President Joe Biden on Saturday said that US government personnel had been evacuated from Sudan.
“Today, on my orders, the United States military conducted an operation to extract US government personnel from Khartoum,” Biden said in a statement.
In a separate statement, US Secretary of State Antony Blinken said that all US personnel and their families had been evacuated and that operations at the US Embassy in Khartoum have been “temporarily suspended.”
A group of just over 100 special operations forces were involved in the extraction. The operation was led by US Africa Command and conducted in close coordination with the State Department, said Lloyd Austin, the US secretary of defense.
The decision to evacuate the American personnel comes after a week of heavy fighting between rival military factions – the Sudanese Armed Forces, or SAF, and the Rapid Support Forces, or RSF – which has left hundreds dead and thousands wounded.
Also on Sunday, a UN convoy was headed toward the Port Sudan land border to evacuate UN staff and aid group workers. While the two warring factions refused last week to honor a number of ceasefires, it appears that they agreed, for the most part, not to fire on aircraft carrying foreign diplomats or on UN vehicles.
However, for millions of Sudanese stranded in the war-torn country, there is no safe haven. Many of those trying to flee have been turned back from neighboring countries, like Egypt, for not having appropriate travel documents. There’s growing fear that this could spiral into a full-blown regional crisis: Around 20,000 people in the western Darfur region have crossed into neighboring Chad since the fighting began, and more than 2,000 have fled to South Sudan.
NORTHAM: Yeah. This was a mission involving special operations, Navy SEALs. It took place early morning Sudan time. And about 70 U.S. government workers, embassy personnel and their families, as well as a couple diplomats from other missions, were airlifted from the embassy, and it took about an hour, all told. The choppers had flown some 800 miles from Djibouti for this operation and then back again. So it was a long day. Lieutenant General D.A. Sims – he’s the director of operations for the Joint Chiefs of Staff – he indicated that it was a dangerous mission.
D A SIMS: Any time you’re flying, you know, at a hundred knots, very close to the ground in pitch black, there’s certainly some risk there.
NORTHAM: And, Adrian, it was important to the Biden administration to get this evacuation right, especially after the chaotic and deadly evacuation from Afghanistan in 2021.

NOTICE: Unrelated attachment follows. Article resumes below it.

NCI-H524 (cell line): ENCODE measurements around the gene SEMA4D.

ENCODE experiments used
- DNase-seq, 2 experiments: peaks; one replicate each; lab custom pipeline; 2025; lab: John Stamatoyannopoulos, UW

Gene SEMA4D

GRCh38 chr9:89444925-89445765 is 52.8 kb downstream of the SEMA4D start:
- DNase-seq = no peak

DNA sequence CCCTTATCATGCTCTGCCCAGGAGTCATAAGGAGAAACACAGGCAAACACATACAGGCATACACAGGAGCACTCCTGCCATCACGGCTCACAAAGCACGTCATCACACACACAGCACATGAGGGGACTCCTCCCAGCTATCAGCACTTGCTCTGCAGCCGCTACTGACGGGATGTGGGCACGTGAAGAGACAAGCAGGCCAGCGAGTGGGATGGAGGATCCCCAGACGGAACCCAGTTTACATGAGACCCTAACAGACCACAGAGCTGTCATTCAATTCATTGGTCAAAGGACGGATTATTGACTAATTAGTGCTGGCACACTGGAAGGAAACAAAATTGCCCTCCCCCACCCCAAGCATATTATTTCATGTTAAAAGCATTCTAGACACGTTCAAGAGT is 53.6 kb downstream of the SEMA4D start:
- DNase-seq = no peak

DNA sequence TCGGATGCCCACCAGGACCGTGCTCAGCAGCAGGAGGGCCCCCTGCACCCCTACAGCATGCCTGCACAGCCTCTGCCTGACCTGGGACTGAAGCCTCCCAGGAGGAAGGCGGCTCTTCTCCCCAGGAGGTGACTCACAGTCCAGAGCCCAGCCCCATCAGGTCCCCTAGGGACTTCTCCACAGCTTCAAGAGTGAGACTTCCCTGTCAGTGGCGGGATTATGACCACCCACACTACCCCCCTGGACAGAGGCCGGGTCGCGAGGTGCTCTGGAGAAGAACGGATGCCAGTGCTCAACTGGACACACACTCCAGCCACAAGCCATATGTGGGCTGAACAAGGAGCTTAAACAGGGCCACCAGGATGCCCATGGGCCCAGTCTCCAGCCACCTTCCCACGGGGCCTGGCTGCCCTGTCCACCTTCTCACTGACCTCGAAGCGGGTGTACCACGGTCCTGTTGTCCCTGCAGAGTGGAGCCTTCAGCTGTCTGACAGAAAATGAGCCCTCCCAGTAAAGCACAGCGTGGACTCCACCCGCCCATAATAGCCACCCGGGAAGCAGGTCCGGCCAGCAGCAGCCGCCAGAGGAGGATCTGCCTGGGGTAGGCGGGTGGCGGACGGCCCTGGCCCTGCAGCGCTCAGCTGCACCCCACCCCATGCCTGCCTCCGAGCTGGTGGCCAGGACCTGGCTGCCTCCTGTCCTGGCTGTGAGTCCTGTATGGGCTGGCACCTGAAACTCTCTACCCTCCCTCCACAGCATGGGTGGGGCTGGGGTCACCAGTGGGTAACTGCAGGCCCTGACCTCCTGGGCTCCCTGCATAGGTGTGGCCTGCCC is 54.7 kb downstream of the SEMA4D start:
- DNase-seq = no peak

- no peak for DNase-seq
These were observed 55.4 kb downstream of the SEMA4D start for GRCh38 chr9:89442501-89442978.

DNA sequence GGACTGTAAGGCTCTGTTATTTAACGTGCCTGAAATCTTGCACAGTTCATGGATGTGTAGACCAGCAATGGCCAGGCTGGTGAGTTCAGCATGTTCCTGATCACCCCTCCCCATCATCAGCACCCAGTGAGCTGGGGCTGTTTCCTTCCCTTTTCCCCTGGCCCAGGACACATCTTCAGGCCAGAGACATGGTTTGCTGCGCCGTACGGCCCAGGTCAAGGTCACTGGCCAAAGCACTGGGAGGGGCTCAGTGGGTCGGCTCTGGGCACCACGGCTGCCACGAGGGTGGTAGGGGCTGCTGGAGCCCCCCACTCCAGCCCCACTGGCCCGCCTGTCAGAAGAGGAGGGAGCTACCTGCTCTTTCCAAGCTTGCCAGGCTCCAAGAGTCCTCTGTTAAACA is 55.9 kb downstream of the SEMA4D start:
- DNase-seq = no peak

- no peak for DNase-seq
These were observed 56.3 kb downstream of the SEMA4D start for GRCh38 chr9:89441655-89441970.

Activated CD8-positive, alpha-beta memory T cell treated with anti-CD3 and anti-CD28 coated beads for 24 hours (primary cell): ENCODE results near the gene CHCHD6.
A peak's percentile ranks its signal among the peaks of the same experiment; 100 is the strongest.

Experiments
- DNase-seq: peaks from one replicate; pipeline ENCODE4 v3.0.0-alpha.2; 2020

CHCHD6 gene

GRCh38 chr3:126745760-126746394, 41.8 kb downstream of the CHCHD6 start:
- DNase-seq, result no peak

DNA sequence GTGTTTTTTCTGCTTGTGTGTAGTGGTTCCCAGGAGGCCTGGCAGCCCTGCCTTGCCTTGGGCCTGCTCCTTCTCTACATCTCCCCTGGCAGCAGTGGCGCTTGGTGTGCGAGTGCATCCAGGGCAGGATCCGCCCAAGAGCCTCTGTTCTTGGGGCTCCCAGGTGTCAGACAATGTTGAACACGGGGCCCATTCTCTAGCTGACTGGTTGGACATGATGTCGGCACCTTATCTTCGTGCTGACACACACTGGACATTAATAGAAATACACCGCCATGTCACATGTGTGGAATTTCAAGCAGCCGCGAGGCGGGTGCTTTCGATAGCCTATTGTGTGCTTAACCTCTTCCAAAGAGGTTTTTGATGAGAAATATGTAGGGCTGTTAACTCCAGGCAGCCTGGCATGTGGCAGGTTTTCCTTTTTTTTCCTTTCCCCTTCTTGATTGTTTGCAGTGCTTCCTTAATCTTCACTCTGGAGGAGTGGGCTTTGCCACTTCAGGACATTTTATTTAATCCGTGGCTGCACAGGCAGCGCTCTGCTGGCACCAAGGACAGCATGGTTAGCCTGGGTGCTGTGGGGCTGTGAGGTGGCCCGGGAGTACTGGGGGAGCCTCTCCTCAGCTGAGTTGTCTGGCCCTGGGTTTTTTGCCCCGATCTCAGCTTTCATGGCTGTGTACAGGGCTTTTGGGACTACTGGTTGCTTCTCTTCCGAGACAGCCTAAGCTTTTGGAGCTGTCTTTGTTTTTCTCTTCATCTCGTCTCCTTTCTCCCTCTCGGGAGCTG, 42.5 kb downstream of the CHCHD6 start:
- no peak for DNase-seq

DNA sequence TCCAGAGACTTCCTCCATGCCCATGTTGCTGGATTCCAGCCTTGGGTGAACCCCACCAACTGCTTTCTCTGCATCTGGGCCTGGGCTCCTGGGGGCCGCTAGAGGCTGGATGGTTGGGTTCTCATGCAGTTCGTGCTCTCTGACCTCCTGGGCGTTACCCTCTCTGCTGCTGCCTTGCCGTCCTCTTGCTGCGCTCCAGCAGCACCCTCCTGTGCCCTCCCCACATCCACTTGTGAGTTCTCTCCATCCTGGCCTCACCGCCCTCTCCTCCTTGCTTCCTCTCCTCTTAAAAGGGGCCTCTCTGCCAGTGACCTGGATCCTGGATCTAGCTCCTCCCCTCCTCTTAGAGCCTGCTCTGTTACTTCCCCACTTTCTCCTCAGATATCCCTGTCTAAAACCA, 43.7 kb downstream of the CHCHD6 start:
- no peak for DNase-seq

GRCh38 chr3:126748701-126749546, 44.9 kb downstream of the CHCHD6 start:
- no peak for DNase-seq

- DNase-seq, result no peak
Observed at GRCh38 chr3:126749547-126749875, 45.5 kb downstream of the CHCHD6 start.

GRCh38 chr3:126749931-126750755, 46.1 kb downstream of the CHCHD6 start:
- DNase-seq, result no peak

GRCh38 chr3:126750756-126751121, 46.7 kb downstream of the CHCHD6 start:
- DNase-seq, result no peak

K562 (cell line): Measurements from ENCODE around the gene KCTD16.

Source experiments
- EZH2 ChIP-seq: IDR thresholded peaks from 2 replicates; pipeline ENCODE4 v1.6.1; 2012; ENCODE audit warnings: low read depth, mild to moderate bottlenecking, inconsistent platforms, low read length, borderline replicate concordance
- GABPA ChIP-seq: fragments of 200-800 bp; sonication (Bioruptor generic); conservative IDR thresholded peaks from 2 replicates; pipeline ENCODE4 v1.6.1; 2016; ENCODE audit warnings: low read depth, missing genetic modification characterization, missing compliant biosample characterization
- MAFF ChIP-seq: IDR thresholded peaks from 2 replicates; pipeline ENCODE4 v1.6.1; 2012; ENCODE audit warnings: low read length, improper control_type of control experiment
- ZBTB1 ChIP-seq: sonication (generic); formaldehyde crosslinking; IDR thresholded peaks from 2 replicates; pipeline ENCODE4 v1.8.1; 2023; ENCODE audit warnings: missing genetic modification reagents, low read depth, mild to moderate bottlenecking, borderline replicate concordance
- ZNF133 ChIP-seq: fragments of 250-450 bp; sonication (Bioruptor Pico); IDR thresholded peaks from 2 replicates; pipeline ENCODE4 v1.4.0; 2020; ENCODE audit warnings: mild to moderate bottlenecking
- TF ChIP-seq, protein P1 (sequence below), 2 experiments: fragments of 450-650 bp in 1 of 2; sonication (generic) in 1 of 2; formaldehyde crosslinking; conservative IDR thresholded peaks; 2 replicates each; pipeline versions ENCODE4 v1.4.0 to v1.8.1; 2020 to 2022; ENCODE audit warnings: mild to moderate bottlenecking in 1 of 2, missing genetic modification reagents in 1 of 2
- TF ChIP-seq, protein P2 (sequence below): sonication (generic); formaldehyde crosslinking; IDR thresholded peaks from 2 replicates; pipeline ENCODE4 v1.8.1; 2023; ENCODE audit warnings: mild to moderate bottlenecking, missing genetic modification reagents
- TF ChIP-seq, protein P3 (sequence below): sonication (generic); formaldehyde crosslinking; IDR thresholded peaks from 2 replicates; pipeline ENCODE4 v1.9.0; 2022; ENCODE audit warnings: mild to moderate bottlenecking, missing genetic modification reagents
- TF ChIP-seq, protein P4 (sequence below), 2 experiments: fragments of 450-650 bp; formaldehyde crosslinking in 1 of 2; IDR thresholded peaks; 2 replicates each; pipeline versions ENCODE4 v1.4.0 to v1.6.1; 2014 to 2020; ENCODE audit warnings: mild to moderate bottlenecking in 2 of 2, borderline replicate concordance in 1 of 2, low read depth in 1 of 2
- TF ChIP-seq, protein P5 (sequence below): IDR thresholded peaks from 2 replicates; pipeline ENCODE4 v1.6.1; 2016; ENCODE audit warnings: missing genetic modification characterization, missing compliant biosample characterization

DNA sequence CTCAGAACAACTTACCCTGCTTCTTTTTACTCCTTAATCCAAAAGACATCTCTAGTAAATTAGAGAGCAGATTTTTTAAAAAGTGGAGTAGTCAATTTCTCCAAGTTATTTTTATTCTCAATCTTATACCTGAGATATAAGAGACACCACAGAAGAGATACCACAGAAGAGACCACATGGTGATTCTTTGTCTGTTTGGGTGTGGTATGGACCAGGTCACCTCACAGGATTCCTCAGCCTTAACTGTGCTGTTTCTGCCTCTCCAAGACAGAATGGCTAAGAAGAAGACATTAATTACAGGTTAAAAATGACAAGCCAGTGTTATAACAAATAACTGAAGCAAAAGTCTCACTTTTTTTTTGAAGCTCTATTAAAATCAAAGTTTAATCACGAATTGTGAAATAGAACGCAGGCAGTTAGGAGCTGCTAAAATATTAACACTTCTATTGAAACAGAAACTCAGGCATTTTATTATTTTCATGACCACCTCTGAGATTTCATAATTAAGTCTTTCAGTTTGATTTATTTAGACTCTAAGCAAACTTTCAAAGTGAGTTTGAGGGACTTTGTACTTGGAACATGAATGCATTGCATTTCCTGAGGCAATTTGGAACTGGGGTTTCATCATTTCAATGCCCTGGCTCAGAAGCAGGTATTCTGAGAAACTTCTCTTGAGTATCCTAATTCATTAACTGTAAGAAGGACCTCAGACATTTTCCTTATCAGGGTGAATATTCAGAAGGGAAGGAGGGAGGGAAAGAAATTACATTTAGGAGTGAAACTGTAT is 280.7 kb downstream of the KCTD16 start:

FLORIDO: Yeah. So the U.S. has its embassy staff and government workers out of Sudan. What about other U.S. citizens? We understand there were about 16,000 in the country.
NORTHAM: There are a lot of reasons. I mean, geographically, it’s very important. Sudan is at crossroads between North and sub-Saharan Africa and also between the Middle East and Africa. It’s engaged with the Horn of Africa. It’s by the Nile River and has access to the Red Sea. And it’s rich in natural resources. The Wagner group has gold concessions there, and that’s the Russian group that’s got a lot of attention lately for its mercenary forces in Ukraine. So, Adrian, Sudan attracts the interest of many countries, and the fear is that a civil war there could pull in many players and really make the whole region unstable.
FLORIDO: Well, it’s been more than a week since the intense fighting in Khartoum and other parts of Sudan started. Are there still efforts underway to get a cease-fire in place?
NORTHAM: Yes. Yeah. The U.S. is still working on it, as is the UN and many other countries. But, you know, early ones have quickly broken, and the fighting is intense, you know, as these two sides, the Sudanese army and the paramilitary group, the Rapid Support Forces, you know, duke it out to try to gain supremacy. And in the meantime, hundreds of people have died. The country’s health care system has pretty much collapsed, and there are shortages of food and water and electricity. It’s a terrible situation.
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